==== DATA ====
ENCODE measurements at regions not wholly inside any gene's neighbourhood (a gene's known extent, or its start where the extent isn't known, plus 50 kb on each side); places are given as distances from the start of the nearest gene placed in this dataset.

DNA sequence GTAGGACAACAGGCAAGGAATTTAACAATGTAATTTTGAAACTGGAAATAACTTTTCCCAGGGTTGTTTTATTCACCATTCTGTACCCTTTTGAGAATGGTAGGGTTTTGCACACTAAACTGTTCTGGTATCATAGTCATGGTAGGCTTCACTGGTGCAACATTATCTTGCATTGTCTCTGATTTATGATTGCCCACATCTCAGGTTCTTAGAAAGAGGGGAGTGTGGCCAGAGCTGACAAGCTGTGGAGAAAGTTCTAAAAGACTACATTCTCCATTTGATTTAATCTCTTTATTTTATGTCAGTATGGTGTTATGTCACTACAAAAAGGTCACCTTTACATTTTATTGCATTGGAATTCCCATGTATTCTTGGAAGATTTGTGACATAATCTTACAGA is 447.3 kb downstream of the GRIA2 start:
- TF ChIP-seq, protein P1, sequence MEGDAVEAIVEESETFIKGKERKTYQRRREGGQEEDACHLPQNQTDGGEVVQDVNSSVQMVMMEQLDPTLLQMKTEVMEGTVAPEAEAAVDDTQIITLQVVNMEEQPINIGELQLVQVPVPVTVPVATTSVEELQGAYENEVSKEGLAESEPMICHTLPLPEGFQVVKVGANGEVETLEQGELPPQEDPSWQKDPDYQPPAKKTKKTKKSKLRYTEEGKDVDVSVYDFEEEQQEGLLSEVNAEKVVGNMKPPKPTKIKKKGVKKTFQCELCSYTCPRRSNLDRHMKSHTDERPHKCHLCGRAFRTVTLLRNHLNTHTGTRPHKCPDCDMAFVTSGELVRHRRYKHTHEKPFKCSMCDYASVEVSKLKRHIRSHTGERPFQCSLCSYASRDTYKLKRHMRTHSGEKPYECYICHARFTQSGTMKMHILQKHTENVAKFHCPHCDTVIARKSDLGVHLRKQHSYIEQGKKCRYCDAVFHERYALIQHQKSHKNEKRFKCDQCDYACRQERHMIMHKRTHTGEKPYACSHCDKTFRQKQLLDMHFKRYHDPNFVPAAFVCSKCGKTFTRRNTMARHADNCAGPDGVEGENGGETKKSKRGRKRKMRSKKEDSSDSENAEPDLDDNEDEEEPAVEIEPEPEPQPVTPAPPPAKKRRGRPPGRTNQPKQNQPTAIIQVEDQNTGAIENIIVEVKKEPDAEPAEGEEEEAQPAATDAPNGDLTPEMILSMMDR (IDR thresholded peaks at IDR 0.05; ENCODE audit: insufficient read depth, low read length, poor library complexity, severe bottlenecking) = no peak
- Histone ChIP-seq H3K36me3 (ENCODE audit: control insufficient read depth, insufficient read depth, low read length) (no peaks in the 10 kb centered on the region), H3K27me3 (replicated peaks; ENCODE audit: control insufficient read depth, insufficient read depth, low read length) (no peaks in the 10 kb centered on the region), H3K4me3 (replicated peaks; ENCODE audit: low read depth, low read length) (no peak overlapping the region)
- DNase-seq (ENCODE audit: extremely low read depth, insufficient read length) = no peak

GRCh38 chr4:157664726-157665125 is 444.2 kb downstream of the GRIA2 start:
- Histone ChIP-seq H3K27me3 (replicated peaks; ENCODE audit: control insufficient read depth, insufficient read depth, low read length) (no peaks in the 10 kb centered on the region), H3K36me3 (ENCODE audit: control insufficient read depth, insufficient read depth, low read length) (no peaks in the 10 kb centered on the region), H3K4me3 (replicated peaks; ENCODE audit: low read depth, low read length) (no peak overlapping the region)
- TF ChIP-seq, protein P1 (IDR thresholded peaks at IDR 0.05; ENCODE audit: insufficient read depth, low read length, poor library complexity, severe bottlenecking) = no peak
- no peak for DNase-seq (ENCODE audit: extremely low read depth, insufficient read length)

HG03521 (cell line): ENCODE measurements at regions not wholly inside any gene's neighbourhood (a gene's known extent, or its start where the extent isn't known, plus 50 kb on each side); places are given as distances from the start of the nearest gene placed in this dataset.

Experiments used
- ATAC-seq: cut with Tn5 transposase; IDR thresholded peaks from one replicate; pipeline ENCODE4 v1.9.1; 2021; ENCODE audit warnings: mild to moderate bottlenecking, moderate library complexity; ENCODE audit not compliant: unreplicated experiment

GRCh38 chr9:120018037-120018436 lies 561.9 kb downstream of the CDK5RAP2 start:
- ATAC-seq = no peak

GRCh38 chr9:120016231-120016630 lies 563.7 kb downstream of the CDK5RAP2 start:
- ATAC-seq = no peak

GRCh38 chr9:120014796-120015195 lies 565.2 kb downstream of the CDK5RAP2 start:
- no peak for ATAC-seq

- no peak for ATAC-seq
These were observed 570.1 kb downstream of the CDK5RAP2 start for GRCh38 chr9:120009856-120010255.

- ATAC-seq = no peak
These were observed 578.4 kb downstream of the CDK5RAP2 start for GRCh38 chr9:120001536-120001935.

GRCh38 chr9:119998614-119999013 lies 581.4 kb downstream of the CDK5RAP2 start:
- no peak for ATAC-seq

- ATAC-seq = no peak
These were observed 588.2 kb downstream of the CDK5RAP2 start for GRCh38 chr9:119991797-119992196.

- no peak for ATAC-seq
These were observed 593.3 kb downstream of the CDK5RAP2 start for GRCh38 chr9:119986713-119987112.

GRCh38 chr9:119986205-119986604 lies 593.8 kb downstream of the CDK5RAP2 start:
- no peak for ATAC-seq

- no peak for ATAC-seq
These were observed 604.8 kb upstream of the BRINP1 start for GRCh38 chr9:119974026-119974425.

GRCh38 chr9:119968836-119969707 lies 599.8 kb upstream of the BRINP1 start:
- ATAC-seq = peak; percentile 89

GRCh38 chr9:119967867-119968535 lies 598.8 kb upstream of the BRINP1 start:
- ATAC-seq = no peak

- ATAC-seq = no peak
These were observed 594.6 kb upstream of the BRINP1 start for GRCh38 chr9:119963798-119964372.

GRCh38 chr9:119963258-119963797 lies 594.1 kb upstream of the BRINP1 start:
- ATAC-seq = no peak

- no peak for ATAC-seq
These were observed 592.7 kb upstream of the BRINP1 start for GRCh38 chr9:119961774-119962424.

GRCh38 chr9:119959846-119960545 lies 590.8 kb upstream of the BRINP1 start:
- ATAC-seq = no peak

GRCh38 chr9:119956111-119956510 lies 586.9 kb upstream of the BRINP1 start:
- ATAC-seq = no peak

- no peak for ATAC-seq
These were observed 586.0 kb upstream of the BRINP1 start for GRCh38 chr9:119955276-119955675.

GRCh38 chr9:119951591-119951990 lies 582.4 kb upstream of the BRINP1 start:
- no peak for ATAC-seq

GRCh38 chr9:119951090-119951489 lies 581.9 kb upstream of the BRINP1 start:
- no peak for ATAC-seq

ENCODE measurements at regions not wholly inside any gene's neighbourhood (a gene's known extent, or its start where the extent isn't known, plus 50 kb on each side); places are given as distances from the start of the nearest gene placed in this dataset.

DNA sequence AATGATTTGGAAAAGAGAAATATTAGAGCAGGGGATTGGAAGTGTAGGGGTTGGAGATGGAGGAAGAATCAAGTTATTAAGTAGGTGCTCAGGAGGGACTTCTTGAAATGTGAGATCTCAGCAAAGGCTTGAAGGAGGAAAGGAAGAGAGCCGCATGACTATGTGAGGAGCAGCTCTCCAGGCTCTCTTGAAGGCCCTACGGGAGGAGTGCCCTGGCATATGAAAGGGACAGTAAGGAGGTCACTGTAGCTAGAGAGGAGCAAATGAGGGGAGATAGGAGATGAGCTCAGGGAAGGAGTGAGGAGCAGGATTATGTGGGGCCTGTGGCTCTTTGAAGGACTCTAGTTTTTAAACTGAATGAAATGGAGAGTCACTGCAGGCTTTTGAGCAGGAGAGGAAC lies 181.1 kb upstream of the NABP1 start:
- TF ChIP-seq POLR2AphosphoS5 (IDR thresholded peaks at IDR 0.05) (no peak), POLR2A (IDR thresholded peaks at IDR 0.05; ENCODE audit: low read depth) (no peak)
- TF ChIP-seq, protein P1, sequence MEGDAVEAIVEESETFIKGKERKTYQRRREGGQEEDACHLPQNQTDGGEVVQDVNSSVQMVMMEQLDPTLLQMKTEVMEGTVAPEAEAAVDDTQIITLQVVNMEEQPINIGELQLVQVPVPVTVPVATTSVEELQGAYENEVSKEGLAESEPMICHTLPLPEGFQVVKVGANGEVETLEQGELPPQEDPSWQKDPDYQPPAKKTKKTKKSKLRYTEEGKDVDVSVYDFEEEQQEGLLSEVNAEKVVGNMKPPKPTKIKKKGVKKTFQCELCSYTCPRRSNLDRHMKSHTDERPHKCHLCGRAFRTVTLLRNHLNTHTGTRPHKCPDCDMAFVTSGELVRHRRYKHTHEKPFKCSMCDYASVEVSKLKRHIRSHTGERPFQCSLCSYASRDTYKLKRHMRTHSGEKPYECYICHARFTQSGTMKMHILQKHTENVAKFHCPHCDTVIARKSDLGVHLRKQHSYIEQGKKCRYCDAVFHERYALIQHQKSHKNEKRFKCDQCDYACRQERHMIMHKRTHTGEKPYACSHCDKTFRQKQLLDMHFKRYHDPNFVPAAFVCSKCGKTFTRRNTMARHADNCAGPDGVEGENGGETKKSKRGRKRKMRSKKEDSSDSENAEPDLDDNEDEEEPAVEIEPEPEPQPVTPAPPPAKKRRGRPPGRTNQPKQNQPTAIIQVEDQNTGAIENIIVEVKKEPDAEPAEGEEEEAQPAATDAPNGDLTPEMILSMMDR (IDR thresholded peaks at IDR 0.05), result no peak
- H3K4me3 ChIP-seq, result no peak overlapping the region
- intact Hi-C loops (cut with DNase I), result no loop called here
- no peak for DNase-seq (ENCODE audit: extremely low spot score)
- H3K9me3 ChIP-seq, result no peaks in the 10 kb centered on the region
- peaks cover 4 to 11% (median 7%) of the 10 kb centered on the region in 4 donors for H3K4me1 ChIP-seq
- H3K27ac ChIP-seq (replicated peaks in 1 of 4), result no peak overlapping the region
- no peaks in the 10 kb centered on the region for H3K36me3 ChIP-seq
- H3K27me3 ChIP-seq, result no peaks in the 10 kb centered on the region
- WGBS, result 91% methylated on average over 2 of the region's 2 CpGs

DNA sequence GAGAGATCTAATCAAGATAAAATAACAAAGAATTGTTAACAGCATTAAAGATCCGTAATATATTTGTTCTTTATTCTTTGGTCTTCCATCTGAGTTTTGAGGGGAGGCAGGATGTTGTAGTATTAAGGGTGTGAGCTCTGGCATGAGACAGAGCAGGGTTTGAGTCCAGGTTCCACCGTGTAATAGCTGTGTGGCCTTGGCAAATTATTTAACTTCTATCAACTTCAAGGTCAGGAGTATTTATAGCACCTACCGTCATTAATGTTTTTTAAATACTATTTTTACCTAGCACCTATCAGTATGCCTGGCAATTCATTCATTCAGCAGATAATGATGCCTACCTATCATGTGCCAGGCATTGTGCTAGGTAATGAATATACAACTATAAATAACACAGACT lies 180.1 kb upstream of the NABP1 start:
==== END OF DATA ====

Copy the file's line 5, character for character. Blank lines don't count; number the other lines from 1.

- DNase-seq (ENCODE audit: extremely low read depth, insufficient read length) = no peak